Vitamin Capsule Additives, Blood Type and Protein, The Road Not Traveled | THRR151
Blood Type Diet
I have a friend who’s done his blood work and claims his health advisor (not sure of their role) suggested they steer away from ruminants because of their blood type. Allegedly, “beef and venison causes inflammation, my recommended proteins were chicken Turkey rabbit squirrel and fish.” Do you have any literature on the blood type diet, and is there anything to it? I’m almost exclusively beef + fruit, but I’m curious for my friend. -Matt
Vitamin Capsules and additives
Question from Ralph:
hi robb and nikki – love your show
What do you think about veggie capsules and additives added to them like sunflower lecithin (from seed oil) and microcrystaline cellulose etc.?
I have read that hypromellose veggie capsules are like plastic or glue and can lead to headache, poor nutrient absorption, dehydration, constipation and fatigue. Small amount per capsule, but can the accumulated effects be negative if taking a number of capsules over a long time? thanks. Ralph
The Road Not Traveled
Love the show. You’ve helped me in many ways. Thank you.
Listening to a few older episodes, as a passing comment, Robb has mentioned a few times that he once considered joining the military / having a crack at becoming a SEAL.
(Though I appreciate this was never _deeply_ explored, it seems to have been a back-of-mind consideration.)
Robb having turned 50 last year, how does he look back on this life decision / counterfactual?
Any regrets not exploring it?
I’m asking as someone who’s recently turned 30, and is considering (with what feels like a closing window of opportunity) joining the military as a reservist.
Many thanks for any thoughts shared on this,
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Nicki: It’s time to make your health an act of rebellion. We’re tackling personalized nutrition, metabolic flexibility, resilient aging, and answering your diet and lifestyle questions. This is the only show with the bold aim to help one million people liberate themselves from the sick-care system. You’re listening to The Healthy Rebellion Radio.
The contents of this show are for entertainment and educational purposes only. Nothing in this podcast should be considered medical advice. Please consult your licensed and credentialed functional medicine practitioner before embarking on any health, dietary, or fitness change.
Warning, when Robb gets passionate, he’s been known to use the occasional expletive. If foul language is not your thing, if it gets your britches in a bunch, well, there’s always Disney+.
Robb: Welcome back friends, neighbors, loved ones.
Nicki: Hello, hello. Welcome to another episode of The Healthy Rebellion Radio. This is episode 151. We’ve got sun in Montana.
Robb: Can you tell it in our voices?
Nicki: Yes. I think a lot of people that we know got sunburned over the weekend, because it’s been the first two days of beautiful sun, nearly 80-degree weather. The girls went horseback riding with some friends and their cheeks got a little pink.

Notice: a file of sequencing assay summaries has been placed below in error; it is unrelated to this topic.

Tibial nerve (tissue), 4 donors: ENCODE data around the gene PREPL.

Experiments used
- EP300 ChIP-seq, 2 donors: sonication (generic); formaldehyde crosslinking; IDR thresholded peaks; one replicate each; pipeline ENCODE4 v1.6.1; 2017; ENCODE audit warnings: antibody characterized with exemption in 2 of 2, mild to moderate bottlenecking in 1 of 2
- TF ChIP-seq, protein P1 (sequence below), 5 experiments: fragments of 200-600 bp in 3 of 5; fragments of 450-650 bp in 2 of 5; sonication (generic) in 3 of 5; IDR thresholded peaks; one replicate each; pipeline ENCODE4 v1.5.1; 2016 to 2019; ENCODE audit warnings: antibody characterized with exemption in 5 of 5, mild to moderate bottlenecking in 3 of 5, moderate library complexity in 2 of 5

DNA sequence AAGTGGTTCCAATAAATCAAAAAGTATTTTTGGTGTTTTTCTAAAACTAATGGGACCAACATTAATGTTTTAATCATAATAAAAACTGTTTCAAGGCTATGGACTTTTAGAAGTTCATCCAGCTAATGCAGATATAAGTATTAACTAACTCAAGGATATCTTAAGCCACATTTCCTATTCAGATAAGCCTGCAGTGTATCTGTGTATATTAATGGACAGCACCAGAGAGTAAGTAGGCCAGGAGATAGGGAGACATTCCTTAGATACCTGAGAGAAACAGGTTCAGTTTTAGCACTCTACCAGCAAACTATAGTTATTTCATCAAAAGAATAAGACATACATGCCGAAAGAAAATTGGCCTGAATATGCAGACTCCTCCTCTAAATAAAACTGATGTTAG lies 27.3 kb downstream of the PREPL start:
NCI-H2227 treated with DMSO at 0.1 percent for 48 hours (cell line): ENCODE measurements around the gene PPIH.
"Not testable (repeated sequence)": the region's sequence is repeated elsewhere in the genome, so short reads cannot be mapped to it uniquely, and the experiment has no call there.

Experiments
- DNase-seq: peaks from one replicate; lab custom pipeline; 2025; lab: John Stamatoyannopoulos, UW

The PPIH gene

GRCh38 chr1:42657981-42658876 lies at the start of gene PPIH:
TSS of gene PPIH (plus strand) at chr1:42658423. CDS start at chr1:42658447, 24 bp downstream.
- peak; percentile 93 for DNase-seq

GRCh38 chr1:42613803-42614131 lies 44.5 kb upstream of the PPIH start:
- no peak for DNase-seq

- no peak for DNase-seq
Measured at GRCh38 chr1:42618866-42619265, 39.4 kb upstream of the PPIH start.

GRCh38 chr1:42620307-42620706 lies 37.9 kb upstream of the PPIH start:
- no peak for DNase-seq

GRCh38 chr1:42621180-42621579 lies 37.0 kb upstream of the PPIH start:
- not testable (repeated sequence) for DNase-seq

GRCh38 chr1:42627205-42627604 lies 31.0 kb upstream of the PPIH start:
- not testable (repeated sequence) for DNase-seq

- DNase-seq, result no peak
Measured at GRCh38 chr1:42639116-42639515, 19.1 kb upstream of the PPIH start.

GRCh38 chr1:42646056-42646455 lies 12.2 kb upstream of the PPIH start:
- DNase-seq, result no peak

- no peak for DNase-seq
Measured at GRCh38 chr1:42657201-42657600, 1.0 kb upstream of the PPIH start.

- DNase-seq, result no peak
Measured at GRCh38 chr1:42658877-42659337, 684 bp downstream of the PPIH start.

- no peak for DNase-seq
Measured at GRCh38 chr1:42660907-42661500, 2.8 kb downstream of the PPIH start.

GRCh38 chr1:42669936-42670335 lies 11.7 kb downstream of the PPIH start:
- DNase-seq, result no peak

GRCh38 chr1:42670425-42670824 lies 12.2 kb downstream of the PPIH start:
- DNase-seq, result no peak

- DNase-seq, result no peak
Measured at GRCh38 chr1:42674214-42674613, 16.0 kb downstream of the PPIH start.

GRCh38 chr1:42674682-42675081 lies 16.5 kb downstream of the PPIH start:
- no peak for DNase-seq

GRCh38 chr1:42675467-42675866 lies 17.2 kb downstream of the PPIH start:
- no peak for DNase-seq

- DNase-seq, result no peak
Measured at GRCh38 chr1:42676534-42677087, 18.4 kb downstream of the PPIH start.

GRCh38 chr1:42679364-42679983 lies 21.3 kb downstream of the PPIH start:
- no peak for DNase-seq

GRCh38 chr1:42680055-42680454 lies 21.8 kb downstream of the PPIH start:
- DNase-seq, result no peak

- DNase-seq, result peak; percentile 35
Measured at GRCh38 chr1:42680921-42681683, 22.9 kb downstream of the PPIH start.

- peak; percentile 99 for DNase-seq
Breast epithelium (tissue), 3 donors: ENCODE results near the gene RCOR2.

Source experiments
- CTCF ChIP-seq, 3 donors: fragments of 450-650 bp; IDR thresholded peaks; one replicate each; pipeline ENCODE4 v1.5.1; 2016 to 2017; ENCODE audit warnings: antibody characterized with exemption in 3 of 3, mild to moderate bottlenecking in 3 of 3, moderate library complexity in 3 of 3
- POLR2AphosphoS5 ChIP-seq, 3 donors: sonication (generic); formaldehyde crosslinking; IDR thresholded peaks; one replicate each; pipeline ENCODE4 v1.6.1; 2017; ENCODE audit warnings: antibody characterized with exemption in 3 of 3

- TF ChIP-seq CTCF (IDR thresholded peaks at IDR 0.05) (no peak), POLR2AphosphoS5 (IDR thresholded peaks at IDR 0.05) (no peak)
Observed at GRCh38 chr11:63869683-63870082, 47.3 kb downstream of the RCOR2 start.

But yeah, good times. We, unfortunately, despite the beautiful weather, were inside all weekend. We had our-
Robb: Well, fortunately and unfortunately,
Nicki: Fortunately and unfortunately, yes. Unfortunately, because we missed out on all of the sun opportunity. But fortunately, because our former jiu-jitsu coach from Reno, Ray Price, was up here in Kalispell visiting and hosted a seminar here. And so we learned a lot of good stuff.
Robb: All things cross side top for the most part. Which means, as a partner you get to be on cross side bottom. And our sternums may never be the same again.
Nicki: Which means it’s three hours, Saturday and Sunday, we were subjected to lots of pressure and our bodies are feeling it today.
Nicki: Mm-hmm. Let’s see. What else is coming up? It’s May. Well, we’re recording this on May 1st, so it is May.
Robb: Mayday. Mayday.
Nicki: It is May. Our oldest daughter is turning 11 this week, so that’s crazy. I can’t believe it.
Robb: If you don’t die, then you keep getting older.
Nicki: Yeah, yeah. Yup. All right. Let’s see. I don’t think I have anything else to lead with upfront.
Nicki: No housekeeping. What do you have for us for a news topic today?
Robb: I’m actually stealing this one from the handsome and smart Ryan Baxter of The Healthy Rebellion, he had posted this in there. It’s a study, it’s called “Eat Like a Pig to Combat Obesity.” And it sounds like kind of a ridiculous paper, but what’s interesting about it is that pigs have a pretty natural, innate ability to sense when they are overeating and becoming insulin resistant.
And the main place where this goes awry, is when pigs are fed a diet that is overtly nutrient deficient. So they will tend not to overeat if receiving adequate nutrition, being basically built around vitamins, minerals, and essential fats. But if they’re deficient in any of those things, then there is a tendency to overeat.
And this is kind of taken a page out of the protein leverage hypothesis, that if one eats to a protein minimum, then in general what they’ll find is that you’re pretty well nutritionally covered. So it’s just interesting, and it’s kind of nice every once in a while-